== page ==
3. Sanctifying Grace:  Through this grace God wants to restore us to the original state we were in before we were corrupted by the original sin.  The world sometimes calls this the cleansing grace.  I call it ‘fixing-up’ grace.  In this world we receive a lot of dents and bumps and we need God’s grace to know that we are straightened.   When I get dented by rejection, a failure, I know that I can turn to that sanctifying grace to straighten me up.  It is like a body-building grace to me.  God wants us to be holy because he is holy.  God’s saving work continues to nurture our growth in grace.  It is when we grow through this grace that we learn to love God, as well as our neighbor.  “If prevenient grace is the porch of the house of grace and justifying grace is the doorway, sanctifying grace represents the rooms in the infinite dwelling of God’s presence.” (Ibid p. 81).  It is through this grace that we grow more towards the love of God and love for our neighbors.  This sanctifying grace becomes more visible as we engage regularly in the means of grace.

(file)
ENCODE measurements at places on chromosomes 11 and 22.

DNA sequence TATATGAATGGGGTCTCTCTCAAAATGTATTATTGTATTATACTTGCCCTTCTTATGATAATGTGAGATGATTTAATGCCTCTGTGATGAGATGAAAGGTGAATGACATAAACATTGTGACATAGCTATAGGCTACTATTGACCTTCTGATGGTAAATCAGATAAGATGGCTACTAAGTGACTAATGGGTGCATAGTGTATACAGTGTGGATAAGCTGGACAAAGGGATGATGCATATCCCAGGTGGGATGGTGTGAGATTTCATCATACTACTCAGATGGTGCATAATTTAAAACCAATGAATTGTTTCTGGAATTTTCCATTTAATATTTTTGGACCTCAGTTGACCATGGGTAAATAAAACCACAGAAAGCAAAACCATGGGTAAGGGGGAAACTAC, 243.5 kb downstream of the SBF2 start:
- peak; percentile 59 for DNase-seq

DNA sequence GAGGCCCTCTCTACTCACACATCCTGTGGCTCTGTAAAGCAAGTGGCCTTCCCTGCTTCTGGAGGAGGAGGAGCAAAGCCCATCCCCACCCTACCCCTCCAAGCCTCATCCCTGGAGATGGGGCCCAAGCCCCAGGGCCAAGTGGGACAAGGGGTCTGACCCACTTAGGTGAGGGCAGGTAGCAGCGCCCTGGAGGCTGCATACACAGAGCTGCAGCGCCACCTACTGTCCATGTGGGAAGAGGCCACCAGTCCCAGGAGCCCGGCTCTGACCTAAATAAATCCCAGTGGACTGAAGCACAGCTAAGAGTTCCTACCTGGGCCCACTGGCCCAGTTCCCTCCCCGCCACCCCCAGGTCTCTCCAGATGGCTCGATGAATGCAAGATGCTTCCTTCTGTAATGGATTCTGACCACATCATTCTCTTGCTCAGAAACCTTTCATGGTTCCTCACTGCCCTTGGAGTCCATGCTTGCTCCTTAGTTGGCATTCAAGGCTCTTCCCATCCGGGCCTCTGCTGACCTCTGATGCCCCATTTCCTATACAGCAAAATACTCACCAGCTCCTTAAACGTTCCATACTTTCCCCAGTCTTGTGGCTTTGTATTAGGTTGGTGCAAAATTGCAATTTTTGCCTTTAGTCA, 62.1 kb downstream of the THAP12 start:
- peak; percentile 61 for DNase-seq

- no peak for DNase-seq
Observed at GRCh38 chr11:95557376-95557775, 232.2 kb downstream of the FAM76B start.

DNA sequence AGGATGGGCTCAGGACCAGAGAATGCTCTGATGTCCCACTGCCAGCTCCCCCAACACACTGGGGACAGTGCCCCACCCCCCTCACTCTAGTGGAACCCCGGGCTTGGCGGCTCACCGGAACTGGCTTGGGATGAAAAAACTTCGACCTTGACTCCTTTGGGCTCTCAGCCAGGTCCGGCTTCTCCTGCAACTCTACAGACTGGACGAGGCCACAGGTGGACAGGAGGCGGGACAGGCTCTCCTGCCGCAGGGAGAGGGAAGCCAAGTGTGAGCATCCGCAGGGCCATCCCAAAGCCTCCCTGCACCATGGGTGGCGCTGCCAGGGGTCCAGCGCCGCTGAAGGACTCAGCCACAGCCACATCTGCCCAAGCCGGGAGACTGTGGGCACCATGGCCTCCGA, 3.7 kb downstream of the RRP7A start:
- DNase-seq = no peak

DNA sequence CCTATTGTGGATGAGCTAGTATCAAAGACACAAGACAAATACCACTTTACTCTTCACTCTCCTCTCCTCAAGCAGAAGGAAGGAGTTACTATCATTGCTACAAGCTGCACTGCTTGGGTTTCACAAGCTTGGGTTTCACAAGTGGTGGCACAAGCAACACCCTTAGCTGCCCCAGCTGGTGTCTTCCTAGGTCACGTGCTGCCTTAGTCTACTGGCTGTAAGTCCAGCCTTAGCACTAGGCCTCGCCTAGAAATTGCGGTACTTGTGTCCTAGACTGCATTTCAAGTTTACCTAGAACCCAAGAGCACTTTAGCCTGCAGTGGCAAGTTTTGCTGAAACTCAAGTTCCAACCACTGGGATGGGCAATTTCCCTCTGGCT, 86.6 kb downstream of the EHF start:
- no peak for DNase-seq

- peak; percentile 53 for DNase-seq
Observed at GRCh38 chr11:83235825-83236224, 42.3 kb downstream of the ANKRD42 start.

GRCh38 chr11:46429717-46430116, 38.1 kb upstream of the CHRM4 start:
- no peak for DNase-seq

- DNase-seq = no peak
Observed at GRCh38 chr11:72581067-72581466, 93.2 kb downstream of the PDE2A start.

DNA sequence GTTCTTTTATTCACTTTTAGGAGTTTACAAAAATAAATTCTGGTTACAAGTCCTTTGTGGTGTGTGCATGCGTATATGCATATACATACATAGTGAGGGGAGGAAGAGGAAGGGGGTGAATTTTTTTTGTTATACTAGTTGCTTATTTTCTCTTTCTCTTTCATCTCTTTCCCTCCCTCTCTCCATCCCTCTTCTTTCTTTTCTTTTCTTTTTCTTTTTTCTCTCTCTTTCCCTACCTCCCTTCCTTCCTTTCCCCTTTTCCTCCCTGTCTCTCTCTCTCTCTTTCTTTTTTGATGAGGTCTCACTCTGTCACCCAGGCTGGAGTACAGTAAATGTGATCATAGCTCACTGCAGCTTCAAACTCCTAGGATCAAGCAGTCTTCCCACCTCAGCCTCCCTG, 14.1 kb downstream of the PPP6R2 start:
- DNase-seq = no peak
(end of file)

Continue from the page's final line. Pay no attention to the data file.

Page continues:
4. Means of Grace:  The early Methodist believed that believers needed to be engaged in the ordinances of the church to help them nurture their relationship with God. These means of grace come with general rules.  The rules are:  “public worship of God, the ministry of the Word – either read or expounded, the supper of the Lord,  family and private prayer, searching the scriptures, fasting or abstinence and Christian conferencing,” (Carter).  We can break the means of grace to three categories:  a) The public worship of God.  They believed that divine worship was the duty of every believer.  There is prayer and fasting too.  It was and is important for a believer to find time to go before God in adoration ad humility.  Public worship is essential to the life of believers.  It is in assembling together that we encourage each other to grow in faith.  In corporate worship we come to acknowledge the presence of Christ and affirm that he is risen.  We come to meet God together for his words remind us that where two or three are gathered in him name he will be there.  The meeting place becomes a holy place and a mountain of God.  We come together to share the joy, to praise God and affirm our faith; b) ministry of the Word.  This is the means by which God guides us, directs us and shapes us.  We affirm that the Bible is the Word of God and it is essential for our spiritual growth.  The ‘Word is a lamp unto our feet,’ the Bible reads.  The Word then becomes the guiding campus and the food for the journey.  The Word becomes the sword that we defend ourselves with fro all the heresies that are thrown to us by the devil.  Faith grows by hearing the Word of God; c) The Lord’s Table.  There are two sacraments that we believe in:  the sacrament of Baptism and the sacrament of Holy Communion.  It was important for people to partake of the Lord’s Table regularly, for it reminded them of his love and the sacrifice that he gave.  It is not only a time of remembrance but a moment of communion or getting connected with the saints on earth and the saints in heaven.  Having the Lord’s table that has continued to date and we can partake of communion as often as it is possible is crucial to our relationship with our God and a means of grace.